Knowing what’s going on in a pose is still a work in progress for me. Though I learned to queue the typical poses used in a yoga practice and can sequence fairly well, I still struggle with remembering all the exact benefits of the asanas, the Sanskrit names, and the contraindications. I’ve never taken anatomy and am honestly not the greatest with those parts of it.
In the world of yoga, I may not be able to give you a good workout or get you in touch with the spiritual side, but I can definitely relax you and clear out the clutter in your head. That’s been the most beneficial part about yoga for me, although the workout is still pretty fair.
Nevertheless, I’m the kind of person that likes to know more about a subject of interest all the time and these are the anatomy of asana books that I’ve been using. One book is the Anatomy of Fitness: Yoga by Goldie Karpel Oren and the other is Science of Yoga by Ann Swanson. I intend to get some more, but haven’t quite gotten through these books yet. I do also use Namaslay sometimes too. It’s part memoir of Candace Moore and part asana study. There’s a lot of good stuff in there, but it’s from an instructor perspective and doesn’t dive too deeply into anatomy. Not as much as I’m currently interested in at least.
I started working on the note cards last Fall and kinda stopped over the Winter with some other things going on and coming out of hiatus. They were a big help and I honestly need to get back to them. I have everything out of Science of Yoga that I was looking for at the time on the cards and was working on memorizing them. I just have to add Anatomy of Fitness: Yoga notes to them now.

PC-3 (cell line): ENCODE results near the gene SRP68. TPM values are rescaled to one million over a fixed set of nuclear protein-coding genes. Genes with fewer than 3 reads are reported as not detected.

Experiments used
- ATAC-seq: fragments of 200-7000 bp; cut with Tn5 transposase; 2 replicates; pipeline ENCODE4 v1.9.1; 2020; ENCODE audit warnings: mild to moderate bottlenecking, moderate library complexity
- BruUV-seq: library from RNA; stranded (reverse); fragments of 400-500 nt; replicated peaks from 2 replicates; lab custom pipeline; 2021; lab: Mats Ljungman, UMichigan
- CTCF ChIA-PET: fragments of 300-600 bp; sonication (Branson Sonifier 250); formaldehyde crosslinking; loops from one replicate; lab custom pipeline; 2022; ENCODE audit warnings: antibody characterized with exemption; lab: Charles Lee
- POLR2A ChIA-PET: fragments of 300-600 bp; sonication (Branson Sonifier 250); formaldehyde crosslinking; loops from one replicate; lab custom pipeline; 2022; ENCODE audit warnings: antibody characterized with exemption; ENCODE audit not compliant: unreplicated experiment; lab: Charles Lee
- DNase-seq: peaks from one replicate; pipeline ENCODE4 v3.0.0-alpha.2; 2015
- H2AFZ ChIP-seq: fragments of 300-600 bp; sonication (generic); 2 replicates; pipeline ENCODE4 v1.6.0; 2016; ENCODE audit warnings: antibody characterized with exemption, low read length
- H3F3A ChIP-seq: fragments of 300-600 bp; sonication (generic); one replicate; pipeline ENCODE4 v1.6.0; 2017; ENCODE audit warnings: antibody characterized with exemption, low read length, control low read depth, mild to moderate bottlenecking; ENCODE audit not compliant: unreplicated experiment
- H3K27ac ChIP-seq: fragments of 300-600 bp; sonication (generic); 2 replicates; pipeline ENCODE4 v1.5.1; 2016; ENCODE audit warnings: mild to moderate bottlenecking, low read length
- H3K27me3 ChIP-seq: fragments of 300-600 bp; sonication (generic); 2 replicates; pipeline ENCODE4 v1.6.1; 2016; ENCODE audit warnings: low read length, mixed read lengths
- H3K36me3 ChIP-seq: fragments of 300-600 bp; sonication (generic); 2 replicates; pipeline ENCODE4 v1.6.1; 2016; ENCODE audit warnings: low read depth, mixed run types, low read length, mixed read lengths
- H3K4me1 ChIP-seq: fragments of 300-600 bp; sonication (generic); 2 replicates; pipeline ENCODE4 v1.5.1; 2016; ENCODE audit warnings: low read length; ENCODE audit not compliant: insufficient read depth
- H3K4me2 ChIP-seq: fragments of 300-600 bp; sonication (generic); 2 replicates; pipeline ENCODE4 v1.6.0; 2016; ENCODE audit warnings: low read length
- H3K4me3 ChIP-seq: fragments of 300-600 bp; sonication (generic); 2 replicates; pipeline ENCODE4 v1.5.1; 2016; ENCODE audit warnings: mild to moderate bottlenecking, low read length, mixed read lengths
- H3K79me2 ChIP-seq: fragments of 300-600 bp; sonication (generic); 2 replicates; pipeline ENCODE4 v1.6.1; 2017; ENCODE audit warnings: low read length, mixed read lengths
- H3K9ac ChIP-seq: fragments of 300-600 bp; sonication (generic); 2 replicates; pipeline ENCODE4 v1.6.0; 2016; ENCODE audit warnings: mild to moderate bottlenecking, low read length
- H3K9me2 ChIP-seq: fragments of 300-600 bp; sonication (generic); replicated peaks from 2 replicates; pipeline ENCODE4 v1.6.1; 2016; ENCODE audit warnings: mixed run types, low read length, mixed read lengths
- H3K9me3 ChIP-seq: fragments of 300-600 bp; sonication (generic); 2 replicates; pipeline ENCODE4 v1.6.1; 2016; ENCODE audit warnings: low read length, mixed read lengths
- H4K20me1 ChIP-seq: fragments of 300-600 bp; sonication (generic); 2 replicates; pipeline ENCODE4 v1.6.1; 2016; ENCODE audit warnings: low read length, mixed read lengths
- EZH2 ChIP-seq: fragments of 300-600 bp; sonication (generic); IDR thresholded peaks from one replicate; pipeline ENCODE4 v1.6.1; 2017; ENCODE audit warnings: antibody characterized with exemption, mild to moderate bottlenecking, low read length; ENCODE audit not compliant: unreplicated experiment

I love the therapeutic effects of yoga and I sometimes debate on making yoga therapy a second career. As it is, I get a lot of questions from the guys at work about what I think is a good stretch for this or that ailment that they have. For that, I turn to these books. It’s a reminder that though yoga is so much more than asana, asana really is an important part of it all.
These detailed breakdowns are my favorite parts of both books. Anatomy of Fitness: Yoga has a lot of information about the muscle groups and what’s getting worked. There’s great detail on how to get into the asanas too. It opens with an explanation of yoga and why it’s good to do, along with an introduction on breath exercises, mudras, and nutrition to maximize your home practice.
Science of Yoga adds in which muscles are engaged in each asana as well as which are getting stretched and which are doing both. There are alignment queues and little tips on when to do some of the asanas. It opens with a lot of information on anatomy, like a breakdown of each of the major systems in our body, and then has a great Q&A at the back.
I could honestly do with reading both once a year, just to refresh, on top of having the asana information memorized. Though I’m a certified instructor, I’m not practiced at instructing, so I’m still working through being able to talk about the poses and benefits and variations while doing them. I learned a lot about all of that in class, as well as some great sequencing, but it’s the talking that messes me up, as it has with everything else in life. Well, and a fear that I’m going to give someone something to do one day that they can’t do and hurt them.
As it is, my son and some coworkers are usually the only people joining me in practice so far. I took the class thinking I’d be an instructor and I’m still not sure that’s the right path for me. Learning about something I’m this passionate about isn’t a waste, though. The information I learned in the instructor class is still useful in almost every practice, whether I have company or not. Enough so that I’m trying to take the RYT300 even if I don’t teach.